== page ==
In Washington scandals, the question is usually what the White House knew.

But in the case of former CIA Director David Petraeus, lawmakers are asking why President Obama did not know about a federal investigation that had found evidence Petraeus was having an affair.

Republicans have easily maintained their hold on the House, while missteps from Tea Party favorites helped Democrats retain a majority in the Senate.

That means the two chambers of Congress remain deeply divided, with prospects for agreement on such big-ticket items as deficits, tax rates and climate change unclear.

For Republicans itching to regain control of the Senate, Tuesday's election presents a rare opportunity. Only 10 GOP incumbents are on the ballot, compared with nearly two dozen Democrats and independents who caucus with them.

That means the magic number for Republicans is low. They need only a net gain of three or four seats to take over the Senate — and, assuming they keep the U.S. House of Representatives, consolidate their influence on Capitol Hill. Democrats need to pick up 25 seats to seize the House, a goal that political analysts consider all but out of reach.

The number of boys locked up for crimes has dropped over the past decade, but the number of young women detained in jails and residential centers has moved in the other direction.

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A big development today in the Justice Department's crackdown on national security leaks. A former CIA agent pleaded guilty to revealing the name of a covert operative to a reporter. John Kiriakou agreed to spend two and a half years in prison.

NPR's Carrie Johnson was in the courtroom in Virginia for the plea hearing and joins us now to talk about the case. Welcome, Carrie.

Two Republican lawmakers investigating the botched gun trafficking operation known as Fast and Furious say they aren't finished yet.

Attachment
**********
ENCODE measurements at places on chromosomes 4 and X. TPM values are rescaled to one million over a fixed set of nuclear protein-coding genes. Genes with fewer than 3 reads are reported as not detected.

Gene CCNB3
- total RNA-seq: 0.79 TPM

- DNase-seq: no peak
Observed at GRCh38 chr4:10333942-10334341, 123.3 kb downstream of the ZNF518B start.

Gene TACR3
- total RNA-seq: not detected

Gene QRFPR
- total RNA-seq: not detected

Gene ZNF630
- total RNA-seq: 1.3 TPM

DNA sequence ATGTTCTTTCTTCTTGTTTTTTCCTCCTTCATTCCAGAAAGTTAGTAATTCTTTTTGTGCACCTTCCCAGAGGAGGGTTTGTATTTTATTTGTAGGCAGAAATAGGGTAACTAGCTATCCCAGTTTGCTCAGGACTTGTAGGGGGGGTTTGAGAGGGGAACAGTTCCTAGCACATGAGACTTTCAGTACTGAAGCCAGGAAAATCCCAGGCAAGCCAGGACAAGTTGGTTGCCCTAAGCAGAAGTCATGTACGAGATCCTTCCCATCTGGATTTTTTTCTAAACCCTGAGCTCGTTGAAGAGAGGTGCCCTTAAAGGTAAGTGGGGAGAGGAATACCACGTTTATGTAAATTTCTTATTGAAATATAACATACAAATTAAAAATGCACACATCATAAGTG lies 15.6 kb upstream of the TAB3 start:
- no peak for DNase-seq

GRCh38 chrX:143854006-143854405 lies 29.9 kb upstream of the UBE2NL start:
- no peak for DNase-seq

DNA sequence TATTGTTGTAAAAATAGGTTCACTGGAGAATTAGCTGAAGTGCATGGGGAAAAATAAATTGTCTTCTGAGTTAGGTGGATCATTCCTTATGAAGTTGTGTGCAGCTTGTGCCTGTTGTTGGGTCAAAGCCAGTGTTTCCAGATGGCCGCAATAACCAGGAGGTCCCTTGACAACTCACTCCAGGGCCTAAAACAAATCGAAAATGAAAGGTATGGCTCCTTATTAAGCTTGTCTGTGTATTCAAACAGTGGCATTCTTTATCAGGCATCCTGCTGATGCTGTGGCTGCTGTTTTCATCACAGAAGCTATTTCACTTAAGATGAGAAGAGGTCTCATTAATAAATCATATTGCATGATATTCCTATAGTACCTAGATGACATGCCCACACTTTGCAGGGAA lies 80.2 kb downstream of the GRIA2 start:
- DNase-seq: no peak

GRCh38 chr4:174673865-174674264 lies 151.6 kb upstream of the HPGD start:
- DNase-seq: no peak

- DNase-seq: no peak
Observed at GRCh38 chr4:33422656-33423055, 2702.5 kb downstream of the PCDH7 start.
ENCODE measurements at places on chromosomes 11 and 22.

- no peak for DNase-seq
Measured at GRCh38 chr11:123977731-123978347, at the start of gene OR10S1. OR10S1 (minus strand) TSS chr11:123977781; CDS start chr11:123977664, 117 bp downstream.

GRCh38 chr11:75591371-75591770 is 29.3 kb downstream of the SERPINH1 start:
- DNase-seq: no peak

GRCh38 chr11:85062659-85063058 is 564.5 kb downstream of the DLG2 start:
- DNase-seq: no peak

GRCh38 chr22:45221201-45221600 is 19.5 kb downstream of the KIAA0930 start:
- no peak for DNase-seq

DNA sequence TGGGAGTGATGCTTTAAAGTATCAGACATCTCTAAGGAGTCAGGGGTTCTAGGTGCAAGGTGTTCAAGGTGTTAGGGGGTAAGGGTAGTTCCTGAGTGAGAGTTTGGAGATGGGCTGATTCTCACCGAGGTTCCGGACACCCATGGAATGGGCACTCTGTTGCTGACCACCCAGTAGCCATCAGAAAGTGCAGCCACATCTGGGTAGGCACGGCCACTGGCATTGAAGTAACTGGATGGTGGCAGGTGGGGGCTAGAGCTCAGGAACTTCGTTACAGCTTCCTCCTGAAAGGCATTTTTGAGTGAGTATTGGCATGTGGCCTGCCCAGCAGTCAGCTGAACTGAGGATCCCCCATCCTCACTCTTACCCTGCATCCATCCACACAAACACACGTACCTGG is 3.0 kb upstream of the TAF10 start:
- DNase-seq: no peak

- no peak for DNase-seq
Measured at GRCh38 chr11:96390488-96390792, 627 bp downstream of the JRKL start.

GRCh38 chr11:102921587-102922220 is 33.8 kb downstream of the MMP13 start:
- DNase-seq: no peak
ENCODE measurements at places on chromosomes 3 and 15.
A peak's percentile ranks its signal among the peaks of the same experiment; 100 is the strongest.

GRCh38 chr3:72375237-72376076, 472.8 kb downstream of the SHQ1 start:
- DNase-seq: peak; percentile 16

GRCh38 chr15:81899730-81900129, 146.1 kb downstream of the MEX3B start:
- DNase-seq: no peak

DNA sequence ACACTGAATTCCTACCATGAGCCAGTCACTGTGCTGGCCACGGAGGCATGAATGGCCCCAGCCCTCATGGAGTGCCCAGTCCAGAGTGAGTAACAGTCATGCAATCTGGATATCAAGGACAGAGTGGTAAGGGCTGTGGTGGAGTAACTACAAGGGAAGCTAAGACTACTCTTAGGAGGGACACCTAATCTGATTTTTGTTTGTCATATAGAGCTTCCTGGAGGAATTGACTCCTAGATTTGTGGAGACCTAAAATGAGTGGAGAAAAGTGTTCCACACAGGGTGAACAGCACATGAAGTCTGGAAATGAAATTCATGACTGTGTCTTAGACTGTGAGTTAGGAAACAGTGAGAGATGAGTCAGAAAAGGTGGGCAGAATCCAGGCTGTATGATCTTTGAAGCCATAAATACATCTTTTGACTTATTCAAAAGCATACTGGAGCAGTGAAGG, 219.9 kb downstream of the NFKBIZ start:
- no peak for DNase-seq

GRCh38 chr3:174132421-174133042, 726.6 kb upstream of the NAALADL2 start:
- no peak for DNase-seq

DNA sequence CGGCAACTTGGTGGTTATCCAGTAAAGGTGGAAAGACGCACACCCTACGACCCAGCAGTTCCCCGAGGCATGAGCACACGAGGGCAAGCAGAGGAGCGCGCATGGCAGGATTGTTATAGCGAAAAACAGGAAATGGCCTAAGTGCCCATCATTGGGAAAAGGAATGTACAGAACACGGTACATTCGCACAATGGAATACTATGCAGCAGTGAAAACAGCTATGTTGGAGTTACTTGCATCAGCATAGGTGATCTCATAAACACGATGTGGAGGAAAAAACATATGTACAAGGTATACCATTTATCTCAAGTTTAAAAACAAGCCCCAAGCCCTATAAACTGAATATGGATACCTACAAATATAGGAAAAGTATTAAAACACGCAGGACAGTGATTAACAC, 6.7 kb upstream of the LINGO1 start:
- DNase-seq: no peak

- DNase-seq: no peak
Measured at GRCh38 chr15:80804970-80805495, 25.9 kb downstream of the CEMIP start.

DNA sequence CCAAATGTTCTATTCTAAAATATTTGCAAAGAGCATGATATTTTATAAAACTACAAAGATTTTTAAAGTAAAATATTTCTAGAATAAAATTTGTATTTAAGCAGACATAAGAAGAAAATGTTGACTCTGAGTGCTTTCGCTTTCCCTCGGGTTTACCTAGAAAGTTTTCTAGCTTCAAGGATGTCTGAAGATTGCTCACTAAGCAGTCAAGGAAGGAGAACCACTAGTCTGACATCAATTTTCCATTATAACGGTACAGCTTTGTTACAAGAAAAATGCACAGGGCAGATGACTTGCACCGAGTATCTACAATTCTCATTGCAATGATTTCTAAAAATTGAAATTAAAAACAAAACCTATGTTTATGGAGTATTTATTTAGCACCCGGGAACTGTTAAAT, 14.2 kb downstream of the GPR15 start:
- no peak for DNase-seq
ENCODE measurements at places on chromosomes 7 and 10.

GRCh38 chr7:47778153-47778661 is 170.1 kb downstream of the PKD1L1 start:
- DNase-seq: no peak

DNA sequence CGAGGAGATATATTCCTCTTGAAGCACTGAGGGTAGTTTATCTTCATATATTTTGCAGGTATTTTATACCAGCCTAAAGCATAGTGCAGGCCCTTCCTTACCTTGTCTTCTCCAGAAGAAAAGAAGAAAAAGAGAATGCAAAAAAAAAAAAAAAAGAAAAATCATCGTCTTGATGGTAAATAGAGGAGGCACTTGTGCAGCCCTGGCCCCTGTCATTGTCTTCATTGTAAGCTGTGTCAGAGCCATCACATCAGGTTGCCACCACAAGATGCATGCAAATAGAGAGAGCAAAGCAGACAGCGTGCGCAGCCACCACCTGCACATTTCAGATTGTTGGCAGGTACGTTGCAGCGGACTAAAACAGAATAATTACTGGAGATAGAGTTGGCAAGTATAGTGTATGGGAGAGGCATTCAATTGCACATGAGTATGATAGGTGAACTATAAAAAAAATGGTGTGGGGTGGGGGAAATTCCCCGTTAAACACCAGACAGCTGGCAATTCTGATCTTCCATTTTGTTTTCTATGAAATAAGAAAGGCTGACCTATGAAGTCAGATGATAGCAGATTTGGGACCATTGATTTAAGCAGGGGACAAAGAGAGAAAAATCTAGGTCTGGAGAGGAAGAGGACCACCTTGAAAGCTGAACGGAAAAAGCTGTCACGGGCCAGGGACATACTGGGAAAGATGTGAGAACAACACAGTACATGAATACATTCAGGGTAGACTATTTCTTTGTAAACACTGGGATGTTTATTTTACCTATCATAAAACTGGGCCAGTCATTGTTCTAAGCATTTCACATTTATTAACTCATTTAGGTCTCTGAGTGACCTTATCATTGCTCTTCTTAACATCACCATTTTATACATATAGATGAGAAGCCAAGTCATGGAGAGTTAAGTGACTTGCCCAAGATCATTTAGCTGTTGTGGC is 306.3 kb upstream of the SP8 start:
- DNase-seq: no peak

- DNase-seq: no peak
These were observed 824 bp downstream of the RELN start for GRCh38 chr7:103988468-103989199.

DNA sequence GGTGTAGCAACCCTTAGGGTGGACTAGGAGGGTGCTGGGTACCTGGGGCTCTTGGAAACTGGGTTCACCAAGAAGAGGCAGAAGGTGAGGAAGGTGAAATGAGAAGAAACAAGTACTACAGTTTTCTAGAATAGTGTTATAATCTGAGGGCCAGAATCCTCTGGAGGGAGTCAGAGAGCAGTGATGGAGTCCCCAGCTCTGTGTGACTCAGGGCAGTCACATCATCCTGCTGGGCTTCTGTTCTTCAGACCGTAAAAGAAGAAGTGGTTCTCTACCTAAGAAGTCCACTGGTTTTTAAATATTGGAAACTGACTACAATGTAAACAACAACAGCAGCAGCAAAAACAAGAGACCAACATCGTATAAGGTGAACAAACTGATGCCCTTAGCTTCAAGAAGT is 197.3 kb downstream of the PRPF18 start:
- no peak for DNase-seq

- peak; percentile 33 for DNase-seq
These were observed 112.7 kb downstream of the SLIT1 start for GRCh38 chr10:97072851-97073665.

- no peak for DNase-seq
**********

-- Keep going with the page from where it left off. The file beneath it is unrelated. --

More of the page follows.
In a letter obtained by NPR, Sen. Charles Grassley, R-Iowa, and Rep. Darrell Issa, R-Calif., are demanding an update on personnel actions taken by the Bureau of Alcohol, Tobacco, Firearms & Explosives after a lengthy investigation by Congress and the Justice Department inspector general.

Update at 11:35 a.m. ET, Oct. 23:

Former CIA officer John Kiriakou, as expected, pleaded guilty this morning to revealing an undercover operative's identity.

According to The Associated Press:

About 300 people have been wrongfully convicted and exonerated in the U.S. thanks to DNA evidence. But overlooked in those stories are the accounts of jurors who unwittingly played a role in the injustice.

One of those stories is playing out in Washington, D.C., where two jurors who helped convict a teenager of murder in 1981 are now persuaded that they were wrong. They're dealing with their sense of responsibility by leading the fight to declare him legally innocent.

Eight years ago, a truck driver parked at a travel center near Detroit made a phone call that changed a life.

"I pulled into a truck stop about midnight," Willis Wolfswinkel remembered. "Getting my log book done. Had two girls knock on my door. And I waved them on 'cause I knew what they were looking for."

Something about those girls bothered Wolfswinkel. They looked young, so he called 911.